Green Lantern: 5 Things I Liked, 9 Things I Didn’t

By  · Published on June 20th, 2011

So much potential and so much promise… and yet so much blandness. I had been trying to stay as hopeful as one could when it came to Green Lantern. Even after Neil – who I usually think is spot on when it comes to his criticisms – posted his review, I still held on to what little optimism I could maintain. “Perhaps Green Lantern would be this summer’s G.I. Joe, a film that is so cartoonish that you just can’t help but to laugh with it,” I thought. But, boy, was I wrong. Green Lantern is no laughing matter.

Green Lantern + The guy who reinvented Bond twice + Reynolds’ mojo + Great Sarsgaard + Potential for Space Battles + Mark Strong as Sinestro = what should’ve been a real event film. Wha happened?

Things We Liked:

5. The Harry Potter and the Deathly Hallows: Part 2 Trailer That Played Beforehand

What a cool and epic trailer. It was a nice reminder that there are some summer blockbusters with real heart, characters you care for, and moments that don’t look like video game cut scenes. Green Lantern should have taken notes…

4. The Big Boss Battle

The climactic battle was done well. While Hal’s transformation into finally becoming “fearless,” or a real Lantern, holds no weight whatsoever, it’s an impressive action beat. And there were real stakes to the fight; far too many tentpole films have the littlest possibility of destruction. Most superhero villains seem to get their plans from Professor Chaos nowadays. Parallax (wasted voice provided by reliable badass, Clancy Brown) provided a threat. I still have no idea what the hell Hector Hammond’s plan was or what type of chaos he was capable of, but seeing Hal face off against Parallax was nice eye candy with real consequences.

3. One Cool Abin Sur

With only a few minutes of screen time, a good sense of who Abin Sur is and what he’s capable of was greatly established. The “let me spell out how this all works!” voice-over at the beginning informs you how powerful of a warrior he is, but actor Temuera Morrison made you feel it for every second he was present. If there’s ever another Green Lantern film, it should be a prequel from the point of view of Abin Sur and Sinestro. How great would that be? Well, it would at least be better than this.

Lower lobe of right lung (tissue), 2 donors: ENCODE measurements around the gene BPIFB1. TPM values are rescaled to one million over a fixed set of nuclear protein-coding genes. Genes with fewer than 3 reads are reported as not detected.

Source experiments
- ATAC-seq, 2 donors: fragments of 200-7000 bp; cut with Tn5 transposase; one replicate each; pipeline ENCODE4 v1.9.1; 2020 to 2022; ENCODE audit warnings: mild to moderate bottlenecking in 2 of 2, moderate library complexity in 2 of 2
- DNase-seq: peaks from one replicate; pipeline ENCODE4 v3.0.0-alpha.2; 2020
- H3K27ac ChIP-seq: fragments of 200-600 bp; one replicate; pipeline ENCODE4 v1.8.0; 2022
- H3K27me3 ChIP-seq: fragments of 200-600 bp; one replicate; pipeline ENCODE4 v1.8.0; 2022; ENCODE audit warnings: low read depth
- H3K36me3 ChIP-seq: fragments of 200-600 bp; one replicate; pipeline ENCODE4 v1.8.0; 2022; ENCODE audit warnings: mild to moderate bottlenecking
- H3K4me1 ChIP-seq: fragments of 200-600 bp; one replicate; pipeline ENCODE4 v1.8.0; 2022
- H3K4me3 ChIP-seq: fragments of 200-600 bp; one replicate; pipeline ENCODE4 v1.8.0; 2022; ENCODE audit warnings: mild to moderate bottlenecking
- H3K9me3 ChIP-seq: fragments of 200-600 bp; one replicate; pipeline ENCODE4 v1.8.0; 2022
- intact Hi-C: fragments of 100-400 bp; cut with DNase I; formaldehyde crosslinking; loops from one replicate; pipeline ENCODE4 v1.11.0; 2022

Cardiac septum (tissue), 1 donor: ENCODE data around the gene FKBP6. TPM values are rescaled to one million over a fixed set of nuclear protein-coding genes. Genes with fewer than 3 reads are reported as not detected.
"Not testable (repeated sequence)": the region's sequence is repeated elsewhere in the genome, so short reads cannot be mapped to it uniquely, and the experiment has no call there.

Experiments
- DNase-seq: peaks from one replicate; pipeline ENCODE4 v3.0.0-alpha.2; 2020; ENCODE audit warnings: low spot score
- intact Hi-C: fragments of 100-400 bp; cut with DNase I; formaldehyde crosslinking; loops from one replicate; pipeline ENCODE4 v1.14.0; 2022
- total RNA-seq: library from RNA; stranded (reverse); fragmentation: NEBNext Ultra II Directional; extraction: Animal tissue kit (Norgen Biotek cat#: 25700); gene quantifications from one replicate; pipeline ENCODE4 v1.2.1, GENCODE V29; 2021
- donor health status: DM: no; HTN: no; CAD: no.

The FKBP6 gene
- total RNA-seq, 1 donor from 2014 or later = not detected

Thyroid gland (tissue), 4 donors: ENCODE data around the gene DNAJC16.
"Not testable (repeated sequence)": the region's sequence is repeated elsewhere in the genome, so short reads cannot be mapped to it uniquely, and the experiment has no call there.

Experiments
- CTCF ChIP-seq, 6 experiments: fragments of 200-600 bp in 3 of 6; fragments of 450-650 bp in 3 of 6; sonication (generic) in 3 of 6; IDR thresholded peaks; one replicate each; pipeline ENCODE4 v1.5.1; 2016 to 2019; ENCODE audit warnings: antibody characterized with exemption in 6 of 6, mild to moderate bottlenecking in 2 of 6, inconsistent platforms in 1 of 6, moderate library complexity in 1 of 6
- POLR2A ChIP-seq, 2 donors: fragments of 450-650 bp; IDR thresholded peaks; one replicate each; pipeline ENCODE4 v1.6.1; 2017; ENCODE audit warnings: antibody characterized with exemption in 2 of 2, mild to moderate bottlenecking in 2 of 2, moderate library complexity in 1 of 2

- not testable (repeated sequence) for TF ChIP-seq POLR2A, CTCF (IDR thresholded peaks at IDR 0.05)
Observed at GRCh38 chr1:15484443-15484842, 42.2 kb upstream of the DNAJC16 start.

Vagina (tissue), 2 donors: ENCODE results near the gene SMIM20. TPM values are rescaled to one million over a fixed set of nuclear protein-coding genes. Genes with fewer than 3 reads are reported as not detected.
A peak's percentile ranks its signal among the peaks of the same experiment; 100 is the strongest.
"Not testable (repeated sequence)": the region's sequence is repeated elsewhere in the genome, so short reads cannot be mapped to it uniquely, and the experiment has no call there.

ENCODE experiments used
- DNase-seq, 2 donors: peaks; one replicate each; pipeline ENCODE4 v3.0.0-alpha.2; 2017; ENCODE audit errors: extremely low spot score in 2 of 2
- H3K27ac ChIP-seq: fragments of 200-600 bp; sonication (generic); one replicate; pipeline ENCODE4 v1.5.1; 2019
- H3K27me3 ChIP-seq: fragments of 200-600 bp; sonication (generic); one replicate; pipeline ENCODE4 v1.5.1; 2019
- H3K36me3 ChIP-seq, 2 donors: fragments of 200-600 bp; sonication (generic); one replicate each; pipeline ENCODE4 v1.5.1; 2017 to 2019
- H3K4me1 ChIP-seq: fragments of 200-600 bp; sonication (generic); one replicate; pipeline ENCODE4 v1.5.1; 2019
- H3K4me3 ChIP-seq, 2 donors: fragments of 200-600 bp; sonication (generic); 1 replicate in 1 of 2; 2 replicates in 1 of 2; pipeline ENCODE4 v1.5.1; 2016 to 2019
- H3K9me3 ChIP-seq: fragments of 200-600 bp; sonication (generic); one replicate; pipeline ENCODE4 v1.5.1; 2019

2. Mark Strong’s Purple Presence

Despite Sinestro being written as more of a dick instead of an understandable cynic, the excellent Mark Strong brought an attention-grabbing gravitas to the role. When he spoke with that dominant accent of his, one listens. After all, the speech he gave to the Lanterns is one of the few well-handled moments in the film. Ultimately, Strong defeated his one-note role and turned out another solid performance, as we expect from the pro.

1. Peter Sarsgaard Acting in a Much Different and Better Film

Sarsgaard must have known early on how dull and stilted nearly every other aspect of Green Lantern was going to be, and that’s the moment he decided to garble down as much scenery as humanly possible. Sarsgaard makes a villain with an underwritten arc terrific fun. I kept wishing that Hector would brutally kill off Hal early on and the film would then begin to follow him from that point. There’s a sad, childlike nature to Hector; with that, Sarsgaard proved to be the only one in the cast capable of playing off an interesting character trait. He represented the type of entertainment I wish the whole film had.

Things We Didn’t Like:

9. Want to Become a Green Lantern? Easy as Pie

So, after five minutes of training, Hal Jordan becomes that good of a Green Lantern? Sinestro kept discussing the honor and the challenge of being a true Lantern, but it seems relatively easy based on how quickly Jordan picked up his skills. At least the fans got to hear Kilowog stupidly say ‘Poozer’ during those scenes.

8. Daddy Issues

A thematic connection could have been made between Hal and Hector: Both of them have huge daddy issues. To no surprise, there’s no attempt to make this an interesting parallel. Instead, they waste Tim Robbins’s time to have him act cartoonishly smarmy and have laughable flashbacks with kiddy Hal hanging out with his dead papa. Every moment of Hal thinking back about his Dad left me in stitches.

7. Ryan Reynolds, kind of, playing Ryan Reynolds